Right Cardiac catheterization: mild-to-moderate pulmonary hypertension (systolic pulmonary arterial pressure 38 mmHg), mild increase of wedge pressure (10 mmHg);

  • Endomyocardial biopsy: focal myofibrillolysis, myocyte disarray, interstitial fibrosis. Absence of inflammation, thrombosis and interstitial deposits.
  • Biochemistry:


      Result:   Normal range:
    B-type Natriuretic Peptide   424 pg/ml   0-50
    Total CPK 197 mU/ml   24-190
    CK-MB  35 mU/ml   5-24
    Troponin I 2.155 ng/ml   0-0.04

The patient gave his informed consent to genetic and molecular analysis and a blood sample was collected with this scope.
Drug therapy with diuretics, beta-blocker and ACE-inhibitor was progressively up-titrated and the patient improved gradually till functional NYHA class II. BNP mildly diminished to about 200 pg/ml. Ejection fraction of the left ventricle improved up to 35%.

1) Do you agree with the diagnosis of idiopathic dilated cardiomyopathy vs the original diagnosis of infiltrative disease?
2) Would you suggest further biochemical examination or instrumental evaluations?
The family screening only included a younger brother who came to our attention on December 18th, 2009. He  described an atypical episode of chest pain in 2001 for which he was admitted to the Emergency Department. The clinical report was not available. According to the description, the biochemical analyses were negative, the ECH showed incomplete right bundle branch block and no signs of myocardial ischemia. He was said that the his heart showed “initial dilation”.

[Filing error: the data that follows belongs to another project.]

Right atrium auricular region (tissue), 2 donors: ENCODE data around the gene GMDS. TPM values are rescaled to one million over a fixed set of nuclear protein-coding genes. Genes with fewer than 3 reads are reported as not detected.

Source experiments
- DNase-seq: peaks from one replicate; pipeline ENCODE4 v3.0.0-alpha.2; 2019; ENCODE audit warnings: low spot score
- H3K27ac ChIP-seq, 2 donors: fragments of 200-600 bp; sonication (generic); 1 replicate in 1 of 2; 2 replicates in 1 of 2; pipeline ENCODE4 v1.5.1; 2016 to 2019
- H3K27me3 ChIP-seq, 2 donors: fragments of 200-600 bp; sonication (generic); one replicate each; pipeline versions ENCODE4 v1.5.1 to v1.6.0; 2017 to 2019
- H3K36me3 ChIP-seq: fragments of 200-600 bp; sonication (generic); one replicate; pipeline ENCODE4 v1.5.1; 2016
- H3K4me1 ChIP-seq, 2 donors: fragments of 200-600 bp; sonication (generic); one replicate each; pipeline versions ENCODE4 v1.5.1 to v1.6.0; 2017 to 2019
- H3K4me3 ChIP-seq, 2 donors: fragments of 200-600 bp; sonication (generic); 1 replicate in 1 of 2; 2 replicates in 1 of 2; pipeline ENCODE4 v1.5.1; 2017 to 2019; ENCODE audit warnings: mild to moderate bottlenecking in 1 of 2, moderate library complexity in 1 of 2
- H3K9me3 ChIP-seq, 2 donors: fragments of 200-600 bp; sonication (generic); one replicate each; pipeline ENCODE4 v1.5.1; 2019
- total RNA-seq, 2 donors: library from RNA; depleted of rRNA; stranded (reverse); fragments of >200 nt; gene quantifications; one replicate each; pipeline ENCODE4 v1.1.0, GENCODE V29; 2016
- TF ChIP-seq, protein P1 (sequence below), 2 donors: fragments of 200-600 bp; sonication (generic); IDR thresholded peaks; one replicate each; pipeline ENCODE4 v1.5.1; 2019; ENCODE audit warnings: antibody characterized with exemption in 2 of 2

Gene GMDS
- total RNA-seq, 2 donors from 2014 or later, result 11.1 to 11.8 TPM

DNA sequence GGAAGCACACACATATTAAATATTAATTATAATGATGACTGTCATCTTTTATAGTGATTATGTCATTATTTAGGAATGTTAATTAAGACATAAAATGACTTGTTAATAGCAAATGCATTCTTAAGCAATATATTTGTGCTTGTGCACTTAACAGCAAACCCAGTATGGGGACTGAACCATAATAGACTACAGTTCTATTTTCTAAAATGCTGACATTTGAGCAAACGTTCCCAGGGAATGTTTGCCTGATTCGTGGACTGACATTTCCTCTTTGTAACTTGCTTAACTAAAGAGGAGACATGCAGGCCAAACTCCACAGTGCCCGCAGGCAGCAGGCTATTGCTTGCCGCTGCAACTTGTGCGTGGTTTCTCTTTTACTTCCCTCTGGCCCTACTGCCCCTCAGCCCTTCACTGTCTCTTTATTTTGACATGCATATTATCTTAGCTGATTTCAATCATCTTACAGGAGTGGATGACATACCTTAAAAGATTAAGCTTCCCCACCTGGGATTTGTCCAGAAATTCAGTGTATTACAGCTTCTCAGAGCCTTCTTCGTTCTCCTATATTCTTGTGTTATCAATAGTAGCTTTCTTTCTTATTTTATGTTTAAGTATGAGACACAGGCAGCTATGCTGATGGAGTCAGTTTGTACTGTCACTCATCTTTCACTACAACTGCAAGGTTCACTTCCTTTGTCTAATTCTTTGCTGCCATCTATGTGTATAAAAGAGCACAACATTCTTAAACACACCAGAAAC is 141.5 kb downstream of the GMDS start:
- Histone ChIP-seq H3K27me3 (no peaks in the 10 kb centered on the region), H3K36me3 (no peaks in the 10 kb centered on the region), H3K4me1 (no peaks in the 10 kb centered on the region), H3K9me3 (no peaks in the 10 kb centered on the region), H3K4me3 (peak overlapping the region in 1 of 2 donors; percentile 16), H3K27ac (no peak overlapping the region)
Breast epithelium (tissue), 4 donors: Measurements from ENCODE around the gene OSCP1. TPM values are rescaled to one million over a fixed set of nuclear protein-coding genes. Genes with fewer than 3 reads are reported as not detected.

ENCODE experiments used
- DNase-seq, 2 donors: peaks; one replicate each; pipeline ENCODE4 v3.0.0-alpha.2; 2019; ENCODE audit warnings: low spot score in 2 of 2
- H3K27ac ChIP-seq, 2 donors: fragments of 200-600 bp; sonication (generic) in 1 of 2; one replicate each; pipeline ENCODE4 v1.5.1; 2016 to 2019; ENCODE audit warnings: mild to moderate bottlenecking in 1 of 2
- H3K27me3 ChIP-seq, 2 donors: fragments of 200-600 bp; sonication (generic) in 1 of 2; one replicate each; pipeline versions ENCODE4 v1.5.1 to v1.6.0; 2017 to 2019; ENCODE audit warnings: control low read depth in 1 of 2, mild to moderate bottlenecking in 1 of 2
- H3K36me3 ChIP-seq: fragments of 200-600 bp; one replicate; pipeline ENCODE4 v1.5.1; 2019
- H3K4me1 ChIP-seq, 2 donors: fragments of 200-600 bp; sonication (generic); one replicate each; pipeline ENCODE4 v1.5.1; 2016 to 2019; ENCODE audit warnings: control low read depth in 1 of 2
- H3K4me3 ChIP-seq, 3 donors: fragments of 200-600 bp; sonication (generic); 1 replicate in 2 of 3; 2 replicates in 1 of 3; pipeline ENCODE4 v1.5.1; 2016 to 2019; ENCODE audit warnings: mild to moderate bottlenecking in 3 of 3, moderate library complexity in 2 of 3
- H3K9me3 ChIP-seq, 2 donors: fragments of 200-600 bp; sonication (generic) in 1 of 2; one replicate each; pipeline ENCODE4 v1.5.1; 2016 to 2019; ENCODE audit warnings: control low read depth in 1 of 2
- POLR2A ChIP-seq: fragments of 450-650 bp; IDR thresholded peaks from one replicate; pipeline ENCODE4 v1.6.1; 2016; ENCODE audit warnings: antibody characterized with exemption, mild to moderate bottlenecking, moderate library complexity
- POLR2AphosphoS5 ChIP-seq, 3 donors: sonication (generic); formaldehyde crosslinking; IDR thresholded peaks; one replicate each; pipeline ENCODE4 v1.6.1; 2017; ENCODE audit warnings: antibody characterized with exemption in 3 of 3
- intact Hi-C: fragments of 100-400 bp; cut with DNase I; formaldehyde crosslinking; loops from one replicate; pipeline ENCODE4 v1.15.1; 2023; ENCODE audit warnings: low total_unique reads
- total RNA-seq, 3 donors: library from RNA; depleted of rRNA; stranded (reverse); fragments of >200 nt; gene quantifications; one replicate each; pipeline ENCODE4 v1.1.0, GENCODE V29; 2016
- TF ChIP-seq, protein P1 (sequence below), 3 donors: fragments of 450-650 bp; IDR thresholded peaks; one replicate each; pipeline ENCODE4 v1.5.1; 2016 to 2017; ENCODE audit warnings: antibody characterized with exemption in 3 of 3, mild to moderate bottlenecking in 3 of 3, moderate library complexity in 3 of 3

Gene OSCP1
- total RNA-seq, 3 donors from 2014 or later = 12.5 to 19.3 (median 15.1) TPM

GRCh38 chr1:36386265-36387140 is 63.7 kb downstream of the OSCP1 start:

A Cardiac MRI was performed October 1st, 2009 and showed left ventricle with evidence of severe asymmetrical hypertrophy with maximum thickness 21 mm in the septum; dilation of the left ventricle and diffuse hypokinesis. Small areas of hyper-enhancement in the interventricular septum and anterior basal wall of the left ventricle. Delayed enhancement from endo- to epicardium in the inferior and lateral wall and in the interventricular septum (basal and medium segments). The conclusion indicated the possibility of a infiltrative cardiomyopathy.

At our centre, he underwent:

  • Electrocardiography (figure 3): deep and large (>40 msec) Q waves in inferior leads; diffuse repolarization abnormalities with negative T waves in DIII and in C4-C5; 


Electrocardiogram of proband’s brother 

Figure 3.